to share as much as shaving money off your bill, but that doesn't mean the utility might not have to change out some
wires and transformers, as even if you're only feeding a little bit of power into the grid, the grid wasn't designed
for ANY power to be coming back the other way.
So please, Reddit, and liberals everywhere, stop looking like stupid bastards and insisting it's no big deal if you
elbow your way into the energy market, or that it's even a good idea that you do so. It's not. It's a huge waste
of resources, and you should probably be punished. If you want to support green energy, invest in green energy power companies,
and lobby your local utility to invest in green energy. Thanks for your time.
TL;DR: We never built our electrical grid so that you could play 'slum lord power company', doing so is massively
expensive and stupid, liberals need to stop making this a 'thing' they support.
My chief problem with [sell-back-into-grid] is that it's supported by liberal progressives when it's a pretty
regressive strategy overall. It allows people with money on hand to invest in a system whereby they'll be allowed
to pay much less for their power, and those costs ultimately are subsidized by poorer people who can't afford
the same investment, after all, the utility has to pay these people, and then they pass their costs on to their customers.
That's without considering the infrastructure changes required to allow for us to just feed power into our grid anywhere,
which are impressively expensive and also get passed down to the people who will end up actually paying for their power.
Also see Herman K. Trabish's "Why battery storage is 'just about ready to take off'",
which includes "if you get storage in the right place, it de-stresses the rest of the grid".
From ConcernedScientists on reddit 10/2014:
> What can we learn from Europe's (specifically Germany)
> utilization and experience with solar power?
I think one of the biggest lessons we have learned from Germany is that you don't have to be an extremely
sunny locale to go big on solar. Germany has more installed solar per capita than anywhere else in the world,
and it's not exactly known for its tropical weather. Germany proves that electricity grids can handle much higher
levels of solar than we see here today in the U.S.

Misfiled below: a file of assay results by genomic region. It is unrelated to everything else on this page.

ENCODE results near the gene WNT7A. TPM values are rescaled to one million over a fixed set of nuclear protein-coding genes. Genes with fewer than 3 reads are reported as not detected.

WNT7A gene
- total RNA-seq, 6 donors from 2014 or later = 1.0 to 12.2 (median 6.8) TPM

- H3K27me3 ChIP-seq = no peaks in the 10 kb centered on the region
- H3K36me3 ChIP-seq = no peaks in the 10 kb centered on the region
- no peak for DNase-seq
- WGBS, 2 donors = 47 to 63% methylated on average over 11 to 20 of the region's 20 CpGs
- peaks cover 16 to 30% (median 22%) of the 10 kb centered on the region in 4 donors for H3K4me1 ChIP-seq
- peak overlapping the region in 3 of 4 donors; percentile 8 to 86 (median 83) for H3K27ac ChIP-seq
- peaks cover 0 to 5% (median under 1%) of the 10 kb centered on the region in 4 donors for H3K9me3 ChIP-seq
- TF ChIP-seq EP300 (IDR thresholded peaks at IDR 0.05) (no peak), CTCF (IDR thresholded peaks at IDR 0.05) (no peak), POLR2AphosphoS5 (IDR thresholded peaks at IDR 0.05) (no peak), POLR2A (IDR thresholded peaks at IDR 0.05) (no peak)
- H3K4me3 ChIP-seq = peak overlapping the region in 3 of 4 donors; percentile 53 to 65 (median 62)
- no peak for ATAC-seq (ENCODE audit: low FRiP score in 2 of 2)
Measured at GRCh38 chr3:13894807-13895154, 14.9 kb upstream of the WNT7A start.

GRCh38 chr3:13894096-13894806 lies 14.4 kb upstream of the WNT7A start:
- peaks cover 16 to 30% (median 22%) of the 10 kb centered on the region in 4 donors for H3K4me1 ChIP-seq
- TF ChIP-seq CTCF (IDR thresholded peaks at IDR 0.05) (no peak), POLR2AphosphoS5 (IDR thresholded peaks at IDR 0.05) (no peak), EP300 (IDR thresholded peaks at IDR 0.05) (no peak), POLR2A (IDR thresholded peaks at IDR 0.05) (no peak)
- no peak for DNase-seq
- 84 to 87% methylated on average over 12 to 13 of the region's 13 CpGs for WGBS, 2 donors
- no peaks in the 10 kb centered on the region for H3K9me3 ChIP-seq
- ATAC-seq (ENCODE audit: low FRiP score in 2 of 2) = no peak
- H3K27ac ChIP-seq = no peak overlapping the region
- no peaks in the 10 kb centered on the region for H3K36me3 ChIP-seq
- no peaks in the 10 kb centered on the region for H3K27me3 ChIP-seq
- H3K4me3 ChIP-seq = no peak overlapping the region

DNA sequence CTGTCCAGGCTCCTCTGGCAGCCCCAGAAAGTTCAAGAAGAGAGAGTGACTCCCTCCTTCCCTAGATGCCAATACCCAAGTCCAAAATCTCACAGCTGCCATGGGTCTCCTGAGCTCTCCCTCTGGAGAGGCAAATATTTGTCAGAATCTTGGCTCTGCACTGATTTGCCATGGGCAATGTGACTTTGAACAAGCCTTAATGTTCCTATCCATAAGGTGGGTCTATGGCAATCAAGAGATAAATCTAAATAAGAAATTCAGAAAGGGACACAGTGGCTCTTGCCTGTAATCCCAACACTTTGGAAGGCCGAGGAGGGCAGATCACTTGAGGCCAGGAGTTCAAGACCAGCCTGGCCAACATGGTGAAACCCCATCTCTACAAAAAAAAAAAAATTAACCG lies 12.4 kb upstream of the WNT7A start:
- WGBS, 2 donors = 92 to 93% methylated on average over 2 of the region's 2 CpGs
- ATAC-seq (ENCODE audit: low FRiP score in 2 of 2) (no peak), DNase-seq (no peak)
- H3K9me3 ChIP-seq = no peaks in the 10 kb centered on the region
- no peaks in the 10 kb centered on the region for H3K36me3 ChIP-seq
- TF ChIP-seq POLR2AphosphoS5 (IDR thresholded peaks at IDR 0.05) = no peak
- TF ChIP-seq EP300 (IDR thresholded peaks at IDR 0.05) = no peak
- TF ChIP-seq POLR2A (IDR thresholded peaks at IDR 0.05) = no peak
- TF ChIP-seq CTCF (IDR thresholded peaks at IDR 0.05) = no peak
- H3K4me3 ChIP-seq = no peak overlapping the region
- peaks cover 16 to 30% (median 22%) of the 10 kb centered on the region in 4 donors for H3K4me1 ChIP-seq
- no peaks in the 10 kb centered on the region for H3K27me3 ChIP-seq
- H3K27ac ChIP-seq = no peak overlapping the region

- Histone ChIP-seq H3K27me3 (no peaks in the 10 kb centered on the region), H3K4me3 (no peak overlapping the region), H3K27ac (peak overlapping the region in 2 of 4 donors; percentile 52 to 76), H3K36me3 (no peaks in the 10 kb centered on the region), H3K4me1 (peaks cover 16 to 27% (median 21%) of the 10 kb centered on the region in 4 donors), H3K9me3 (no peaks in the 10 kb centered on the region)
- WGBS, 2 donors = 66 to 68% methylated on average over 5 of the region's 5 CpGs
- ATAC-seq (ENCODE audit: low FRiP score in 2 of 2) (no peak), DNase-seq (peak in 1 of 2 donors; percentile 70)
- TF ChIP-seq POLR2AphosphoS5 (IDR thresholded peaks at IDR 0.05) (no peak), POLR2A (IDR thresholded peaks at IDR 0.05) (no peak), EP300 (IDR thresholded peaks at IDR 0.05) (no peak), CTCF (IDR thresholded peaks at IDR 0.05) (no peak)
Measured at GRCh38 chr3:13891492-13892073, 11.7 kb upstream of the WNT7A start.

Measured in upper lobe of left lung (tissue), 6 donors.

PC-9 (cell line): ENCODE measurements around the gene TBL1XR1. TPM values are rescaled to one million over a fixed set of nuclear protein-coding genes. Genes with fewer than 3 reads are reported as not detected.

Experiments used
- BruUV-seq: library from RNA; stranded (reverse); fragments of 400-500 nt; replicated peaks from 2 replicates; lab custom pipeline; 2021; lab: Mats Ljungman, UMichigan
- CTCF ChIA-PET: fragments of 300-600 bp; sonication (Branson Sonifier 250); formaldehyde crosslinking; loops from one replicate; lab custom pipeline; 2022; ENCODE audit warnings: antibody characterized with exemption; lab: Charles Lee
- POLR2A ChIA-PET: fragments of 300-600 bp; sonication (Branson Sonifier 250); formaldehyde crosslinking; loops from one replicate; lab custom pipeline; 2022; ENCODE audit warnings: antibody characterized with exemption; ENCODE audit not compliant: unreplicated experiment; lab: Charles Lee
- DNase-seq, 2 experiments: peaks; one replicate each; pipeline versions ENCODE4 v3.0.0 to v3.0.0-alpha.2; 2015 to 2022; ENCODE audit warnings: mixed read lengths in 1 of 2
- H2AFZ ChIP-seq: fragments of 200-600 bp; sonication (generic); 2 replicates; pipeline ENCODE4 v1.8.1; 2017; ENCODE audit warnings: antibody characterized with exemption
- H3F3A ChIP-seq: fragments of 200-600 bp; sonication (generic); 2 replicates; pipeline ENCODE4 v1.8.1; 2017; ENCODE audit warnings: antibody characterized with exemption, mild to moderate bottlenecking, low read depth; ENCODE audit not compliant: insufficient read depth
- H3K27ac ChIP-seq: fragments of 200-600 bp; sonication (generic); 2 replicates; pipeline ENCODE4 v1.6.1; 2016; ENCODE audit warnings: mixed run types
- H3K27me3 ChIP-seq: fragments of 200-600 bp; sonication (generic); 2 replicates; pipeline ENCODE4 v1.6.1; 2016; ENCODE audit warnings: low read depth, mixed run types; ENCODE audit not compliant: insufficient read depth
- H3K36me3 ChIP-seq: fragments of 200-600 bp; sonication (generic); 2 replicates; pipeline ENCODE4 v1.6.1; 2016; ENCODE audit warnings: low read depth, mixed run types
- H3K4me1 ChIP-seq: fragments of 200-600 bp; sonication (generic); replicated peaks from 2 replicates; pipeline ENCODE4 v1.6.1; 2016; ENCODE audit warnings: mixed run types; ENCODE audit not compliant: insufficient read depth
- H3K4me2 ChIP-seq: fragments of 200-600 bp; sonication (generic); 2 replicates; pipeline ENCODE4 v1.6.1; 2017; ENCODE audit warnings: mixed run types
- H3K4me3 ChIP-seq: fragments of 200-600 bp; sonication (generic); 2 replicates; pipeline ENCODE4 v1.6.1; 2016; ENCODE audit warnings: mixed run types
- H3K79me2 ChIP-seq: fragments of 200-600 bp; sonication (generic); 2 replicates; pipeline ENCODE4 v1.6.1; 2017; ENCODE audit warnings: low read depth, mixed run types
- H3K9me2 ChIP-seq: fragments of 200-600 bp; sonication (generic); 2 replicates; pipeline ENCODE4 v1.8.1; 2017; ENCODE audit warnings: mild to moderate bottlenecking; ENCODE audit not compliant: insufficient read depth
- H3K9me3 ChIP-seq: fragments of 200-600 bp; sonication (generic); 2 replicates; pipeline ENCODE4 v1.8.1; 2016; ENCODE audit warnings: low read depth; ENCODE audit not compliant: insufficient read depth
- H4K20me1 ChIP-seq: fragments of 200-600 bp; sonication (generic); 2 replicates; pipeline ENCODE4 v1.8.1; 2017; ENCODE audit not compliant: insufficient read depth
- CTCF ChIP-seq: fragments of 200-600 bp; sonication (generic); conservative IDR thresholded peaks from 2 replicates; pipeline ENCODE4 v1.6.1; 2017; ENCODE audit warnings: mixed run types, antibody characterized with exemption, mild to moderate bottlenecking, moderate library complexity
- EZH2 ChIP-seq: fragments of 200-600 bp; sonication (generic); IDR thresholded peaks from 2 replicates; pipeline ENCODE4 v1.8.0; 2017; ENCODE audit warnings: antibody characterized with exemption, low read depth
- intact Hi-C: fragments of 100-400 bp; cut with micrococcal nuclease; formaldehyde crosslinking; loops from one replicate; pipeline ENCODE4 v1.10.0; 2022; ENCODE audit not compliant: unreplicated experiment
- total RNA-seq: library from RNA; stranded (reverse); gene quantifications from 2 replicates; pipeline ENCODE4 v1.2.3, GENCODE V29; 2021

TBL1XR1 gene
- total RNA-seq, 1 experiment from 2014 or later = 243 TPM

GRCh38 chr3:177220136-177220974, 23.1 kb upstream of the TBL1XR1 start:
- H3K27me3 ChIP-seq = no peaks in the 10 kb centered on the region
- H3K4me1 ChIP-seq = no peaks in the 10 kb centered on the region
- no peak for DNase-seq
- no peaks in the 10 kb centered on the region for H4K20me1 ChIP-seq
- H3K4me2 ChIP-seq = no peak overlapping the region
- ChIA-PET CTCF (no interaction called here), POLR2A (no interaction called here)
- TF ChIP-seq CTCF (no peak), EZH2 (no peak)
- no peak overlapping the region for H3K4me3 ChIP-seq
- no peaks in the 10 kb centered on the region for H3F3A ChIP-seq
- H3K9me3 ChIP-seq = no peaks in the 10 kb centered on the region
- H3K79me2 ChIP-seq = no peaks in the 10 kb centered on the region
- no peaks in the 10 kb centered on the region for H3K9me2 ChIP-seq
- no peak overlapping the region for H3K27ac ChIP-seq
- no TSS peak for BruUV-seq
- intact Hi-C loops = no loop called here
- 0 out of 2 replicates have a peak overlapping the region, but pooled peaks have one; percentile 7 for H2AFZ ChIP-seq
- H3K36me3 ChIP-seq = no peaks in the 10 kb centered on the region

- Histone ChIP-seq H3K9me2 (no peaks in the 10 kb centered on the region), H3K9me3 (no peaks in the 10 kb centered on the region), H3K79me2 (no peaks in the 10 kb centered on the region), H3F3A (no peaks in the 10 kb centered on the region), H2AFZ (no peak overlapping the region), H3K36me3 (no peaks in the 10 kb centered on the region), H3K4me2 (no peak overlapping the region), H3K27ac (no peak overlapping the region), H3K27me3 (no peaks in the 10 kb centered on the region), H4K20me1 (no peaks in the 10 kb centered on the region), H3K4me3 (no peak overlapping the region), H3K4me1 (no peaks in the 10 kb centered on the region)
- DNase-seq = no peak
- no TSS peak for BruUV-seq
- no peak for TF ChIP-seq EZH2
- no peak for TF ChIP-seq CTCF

Germany also proves that the more simple and streamlined we can make the contracting and installation of solar,
the better. Germany used a feed-in-tariff, which is basically a standard contract for a fixed price.
This approach greatly reduces the time and money used to negotiate contracts, and things can move quickly.
Some people would disagree that fixing the price of solar does not make sense because it has been changing
so dramatically over time, but they definitely got something right by making the process simple.
Also, scale matters. Germans are paying less for solar today because they have been able to reduce the "soft costs"
associated with things like sales, permitting, marketing, and labor. The US is making strides in this area too.
California just enacted a law that requires local governments to adopt a solar ordinance by September 30, 2015
that will streamline permitting process for small residential rooftop solar systems.
From The Economist's "Nitrogen cycle" 10/2012:
[Re: Hydrogen cars:]
... the plant and equipment needed for producing, distributing and storing hydrogen is hugely expensive.
Unlike the industrial hydrogen used to make ammonia fertiliser, or for converting heavy oil fractions into petrol,
the hydrogen needed for fuel cells must be 99.999% pure. That rules out all the cheaper ways of making it, other than electrolysis of water.
There are problems on the distribution side, too. Because hydrogen has the smallest molecule of all, it leaks through
practically everything. In particular, it embrittles steel and causes corrosion, hastening crack propagation in the process.
Pipelines and storage tanks have to be specially lined at additional cost.
Unlike fossil fuels such as petrol or diesel, hydrogen is not a source of energy in its own right. It is merely
a means for storing electricity generated in a power station and delivering it to the motor driving the wheels
of an electric vehicle - in much the same way as a battery works. And as free hydrogen does not occur in useful
quantities in nature, it has to be made by using electricity to crack water into its constituent elements.
In California, despite the many solar installations and wind farms, the electricity coming out of the plug is
neither green nor clean, being derived predominantly (ie, 62%) from fossil fuel. During cheap-rate periods
at night - when electric vehicles tend to be recharged and electrolysis plants are running flat out - most of
California's electricity is imported from coal-fired power stations out of state. Thus, like electric vehicles,
hydrogen cars contribute their share of greenhouse gases as well.
Certainly, moving the emissions from the vehicle's exhaust pipe to the power station makes it easier to control the pollution. ...
See my Nuclear Energy page